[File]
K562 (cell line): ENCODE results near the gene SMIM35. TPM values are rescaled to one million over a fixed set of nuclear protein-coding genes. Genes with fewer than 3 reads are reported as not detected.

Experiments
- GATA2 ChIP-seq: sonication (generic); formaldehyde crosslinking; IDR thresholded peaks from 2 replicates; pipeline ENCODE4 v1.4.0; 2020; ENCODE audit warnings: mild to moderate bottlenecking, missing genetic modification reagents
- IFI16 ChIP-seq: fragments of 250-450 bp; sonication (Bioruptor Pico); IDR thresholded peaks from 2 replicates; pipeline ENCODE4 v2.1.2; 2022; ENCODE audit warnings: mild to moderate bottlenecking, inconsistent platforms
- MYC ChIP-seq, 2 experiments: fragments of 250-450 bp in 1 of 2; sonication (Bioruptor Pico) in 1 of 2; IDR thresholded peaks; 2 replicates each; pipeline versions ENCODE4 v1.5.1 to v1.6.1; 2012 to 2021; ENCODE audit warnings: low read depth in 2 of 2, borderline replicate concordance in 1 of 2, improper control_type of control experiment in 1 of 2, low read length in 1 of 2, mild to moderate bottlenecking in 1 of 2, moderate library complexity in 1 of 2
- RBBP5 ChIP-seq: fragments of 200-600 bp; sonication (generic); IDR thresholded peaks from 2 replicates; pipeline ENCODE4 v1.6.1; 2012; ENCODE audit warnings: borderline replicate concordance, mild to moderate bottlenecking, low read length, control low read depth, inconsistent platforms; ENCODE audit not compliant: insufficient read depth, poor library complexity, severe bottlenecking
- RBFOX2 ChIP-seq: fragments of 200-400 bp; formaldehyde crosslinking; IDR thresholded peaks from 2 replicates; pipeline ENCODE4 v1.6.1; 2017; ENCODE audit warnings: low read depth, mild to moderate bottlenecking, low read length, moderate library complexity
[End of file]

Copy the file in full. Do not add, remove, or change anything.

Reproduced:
K562 (cell line): ENCODE results near the gene SMIM35. TPM values are rescaled to one million over a fixed set of nuclear protein-coding genes. Genes with fewer than 3 reads are reported as not detected.

Experiments
- GATA2 ChIP-seq: sonication (generic); formaldehyde crosslinking; IDR thresholded peaks from 2 replicates; pipeline ENCODE4 v1.4.0; 2020; ENCODE audit warnings: mild to moderate bottlenecking, missing genetic modification reagents
- IFI16 ChIP-seq: fragments of 250-450 bp; sonication (Bioruptor Pico); IDR thresholded peaks from 2 replicates; pipeline ENCODE4 v2.1.2; 2022; ENCODE audit warnings: mild to moderate bottlenecking, inconsistent platforms
- MYC ChIP-seq, 2 experiments: fragments of 250-450 bp in 1 of 2; sonication (Bioruptor Pico) in 1 of 2; IDR thresholded peaks; 2 replicates each; pipeline versions ENCODE4 v1.5.1 to v1.6.1; 2012 to 2021; ENCODE audit warnings: low read depth in 2 of 2, borderline replicate concordance in 1 of 2, improper control_type of control experiment in 1 of 2, low read length in 1 of 2, mild to moderate bottlenecking in 1 of 2, moderate library complexity in 1 of 2
- RBBP5 ChIP-seq: fragments of 200-600 bp; sonication (generic); IDR thresholded peaks from 2 replicates; pipeline ENCODE4 v1.6.1; 2012; ENCODE audit warnings: borderline replicate concordance, mild to moderate bottlenecking, low read length, control low read depth, inconsistent platforms; ENCODE audit not compliant: insufficient read depth, poor library complexity, severe bottlenecking
- RBFOX2 ChIP-seq: fragments of 200-400 bp; formaldehyde crosslinking; IDR thresholded peaks from 2 replicates; pipeline ENCODE4 v1.6.1; 2017; ENCODE audit warnings: low read depth, mild to moderate bottlenecking, low read length, moderate library complexity